The title of this piece, a twist on Harry Truman’s classic quote about not standing the heat, is a call by business writer John Maxwell for leaders to act proactively and make a difference. But often there are barriers to continuous improvement. One such hurdle is success itself.
For reusable pallet and packaging programs as in life, good can be the enemy of great. Change is easier when the situation is dire. On the proverbial burning oil rig platform, workers are highly motivated to jump off. But when things are good, the urgency typically isn’t felt, and as a result, we miss opportunities to improve our reusable packaging systems and push them to the next level.
I have heard some reusable packaging and pallet sales people lament that some customers have budgeted a number for their annual spend, and as long as the number is within a range of tolerance, there is no motivation to change. Leaders are interested in chasing more compelling low hanging fruit. Once again, being good enough is justification to not pursue a change that could reduce the annual spend or provide other benefits such as improved ergonomics or facilitating lean manufacturing or logistics practices.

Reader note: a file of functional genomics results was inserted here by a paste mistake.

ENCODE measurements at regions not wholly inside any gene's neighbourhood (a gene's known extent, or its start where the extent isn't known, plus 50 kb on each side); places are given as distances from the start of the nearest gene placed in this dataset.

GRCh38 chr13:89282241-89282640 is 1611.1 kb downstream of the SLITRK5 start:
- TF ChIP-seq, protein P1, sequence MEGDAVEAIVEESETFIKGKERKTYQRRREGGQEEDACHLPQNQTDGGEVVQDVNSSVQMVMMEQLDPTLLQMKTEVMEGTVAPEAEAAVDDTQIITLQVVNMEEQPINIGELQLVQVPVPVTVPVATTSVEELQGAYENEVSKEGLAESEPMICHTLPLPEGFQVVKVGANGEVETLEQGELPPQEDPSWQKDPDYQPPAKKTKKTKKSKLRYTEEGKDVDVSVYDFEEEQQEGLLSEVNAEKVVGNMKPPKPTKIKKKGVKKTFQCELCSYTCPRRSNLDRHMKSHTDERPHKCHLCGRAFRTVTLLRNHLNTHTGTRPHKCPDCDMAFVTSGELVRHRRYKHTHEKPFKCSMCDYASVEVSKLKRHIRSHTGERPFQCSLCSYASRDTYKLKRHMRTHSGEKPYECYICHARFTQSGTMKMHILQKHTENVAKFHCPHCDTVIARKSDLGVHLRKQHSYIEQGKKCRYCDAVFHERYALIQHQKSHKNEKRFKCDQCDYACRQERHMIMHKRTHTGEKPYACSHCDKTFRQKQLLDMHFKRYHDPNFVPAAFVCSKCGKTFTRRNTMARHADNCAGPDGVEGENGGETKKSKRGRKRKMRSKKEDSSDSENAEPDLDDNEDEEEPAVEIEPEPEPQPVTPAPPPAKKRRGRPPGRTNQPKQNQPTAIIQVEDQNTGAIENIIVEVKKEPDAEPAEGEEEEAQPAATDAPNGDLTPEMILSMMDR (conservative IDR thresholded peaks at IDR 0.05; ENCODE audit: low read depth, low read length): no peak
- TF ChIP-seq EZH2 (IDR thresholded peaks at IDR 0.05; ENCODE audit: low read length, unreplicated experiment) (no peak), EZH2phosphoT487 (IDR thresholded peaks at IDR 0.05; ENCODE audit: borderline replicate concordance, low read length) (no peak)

Sometimes when a reusables program is good, it is just a few small things that can propel it to greatness. It isn’t that much different than baseball. If a hitter hits 5 times out of 20 at bats, he is batting .250 and is doing okay. If he hits just once more, he is batting .300 and is a batting leader. Once more again and he has a smoking hot .350 average. We are just talking the difference of 2 hits. To draw the same analogy to reusables, say a program is in trouble with a huge 50 or 60% shrink rate. If the reusables turn every month, that means that for every 20 going outbound, only 19 return. That equates to a 12 unit loss annually for every 20 inventoried, or a 60% annual replacement. But if that can be improved by just 1 unit on each return, then you have a 100% return rate and a world class program. Tell your trading partner and transportation provider that is exactly what you need to happen.
Sometimes a little can be a lot. If you already have a good reusables program it might not take a leap to make it great if you can turn up the heat just a little. Take a look around for some potential wins. Remember that at 212 degrees, water boils. At 211, it is just hot water.
Thanks for reading.
(This article was first posted in 2010.)